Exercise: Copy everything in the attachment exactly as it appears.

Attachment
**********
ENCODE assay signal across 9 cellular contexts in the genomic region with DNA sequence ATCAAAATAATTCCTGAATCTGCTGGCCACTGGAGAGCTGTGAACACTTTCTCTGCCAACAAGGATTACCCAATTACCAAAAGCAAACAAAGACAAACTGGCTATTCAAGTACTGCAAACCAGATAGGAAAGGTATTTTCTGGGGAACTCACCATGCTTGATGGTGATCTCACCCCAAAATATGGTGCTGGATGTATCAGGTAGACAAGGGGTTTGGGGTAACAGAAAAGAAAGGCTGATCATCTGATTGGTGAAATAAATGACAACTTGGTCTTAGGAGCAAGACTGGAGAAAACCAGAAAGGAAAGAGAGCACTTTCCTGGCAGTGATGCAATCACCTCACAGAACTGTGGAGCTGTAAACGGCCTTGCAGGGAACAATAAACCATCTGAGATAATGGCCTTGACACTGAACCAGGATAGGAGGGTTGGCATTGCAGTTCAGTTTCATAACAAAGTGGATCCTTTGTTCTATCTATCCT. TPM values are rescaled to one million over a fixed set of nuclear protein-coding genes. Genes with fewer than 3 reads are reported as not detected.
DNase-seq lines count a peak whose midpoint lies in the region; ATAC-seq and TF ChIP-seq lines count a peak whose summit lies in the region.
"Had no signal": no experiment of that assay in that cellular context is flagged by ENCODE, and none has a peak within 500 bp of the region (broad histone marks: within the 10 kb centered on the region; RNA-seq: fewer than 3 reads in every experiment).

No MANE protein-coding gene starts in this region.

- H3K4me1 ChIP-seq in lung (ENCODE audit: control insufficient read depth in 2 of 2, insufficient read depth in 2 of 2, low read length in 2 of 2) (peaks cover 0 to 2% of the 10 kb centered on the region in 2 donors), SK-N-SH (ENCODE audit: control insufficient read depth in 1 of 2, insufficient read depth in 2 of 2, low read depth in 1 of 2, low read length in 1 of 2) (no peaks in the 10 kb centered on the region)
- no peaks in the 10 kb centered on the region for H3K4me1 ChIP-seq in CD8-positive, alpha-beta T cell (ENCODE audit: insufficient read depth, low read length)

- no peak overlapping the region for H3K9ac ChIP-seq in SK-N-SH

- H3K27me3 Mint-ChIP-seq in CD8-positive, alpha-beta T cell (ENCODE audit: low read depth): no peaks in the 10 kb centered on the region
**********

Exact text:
ENCODE assay signal across 9 cellular contexts in the genomic region with DNA sequence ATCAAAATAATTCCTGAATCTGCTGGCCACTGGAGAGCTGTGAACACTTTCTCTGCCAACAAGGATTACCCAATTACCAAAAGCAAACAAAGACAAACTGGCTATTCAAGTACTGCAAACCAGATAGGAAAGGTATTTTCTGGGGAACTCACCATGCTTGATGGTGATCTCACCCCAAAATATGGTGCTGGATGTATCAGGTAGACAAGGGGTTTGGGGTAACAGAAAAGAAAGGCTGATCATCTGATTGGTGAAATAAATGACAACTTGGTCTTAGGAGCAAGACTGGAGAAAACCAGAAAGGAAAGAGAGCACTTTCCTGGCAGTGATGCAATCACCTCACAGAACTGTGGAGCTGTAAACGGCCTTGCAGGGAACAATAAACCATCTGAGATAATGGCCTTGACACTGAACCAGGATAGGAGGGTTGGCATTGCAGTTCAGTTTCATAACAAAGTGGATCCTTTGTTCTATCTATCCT. TPM values are rescaled to one million over a fixed set of nuclear protein-coding genes. Genes with fewer than 3 reads are reported as not detected.
DNase-seq lines count a peak whose midpoint lies in the region; ATAC-seq and TF ChIP-seq lines count a peak whose summit lies in the region.
"Had no signal": no experiment of that assay in that cellular context is flagged by ENCODE, and none has a peak within 500 bp of the region (broad histone marks: within the 10 kb centered on the region; RNA-seq: fewer than 3 reads in every experiment).

No MANE protein-coding gene starts in this region.

- H3K4me1 ChIP-seq in lung (ENCODE audit: control insufficient read depth in 2 of 2, insufficient read depth in 2 of 2, low read length in 2 of 2) (peaks cover 0 to 2% of the 10 kb centered on the region in 2 donors), SK-N-SH (ENCODE audit: control insufficient read depth in 1 of 2, insufficient read depth in 2 of 2, low read depth in 1 of 2, low read length in 1 of 2) (no peaks in the 10 kb centered on the region)
- no peaks in the 10 kb centered on the region for H3K4me1 ChIP-seq in CD8-positive, alpha-beta T cell (ENCODE audit: insufficient read depth, low read length)

- no peak overlapping the region for H3K9ac ChIP-seq in SK-N-SH

- H3K27me3 Mint-ChIP-seq in CD8-positive, alpha-beta T cell (ENCODE audit: low read depth): no peaks in the 10 kb centered on the region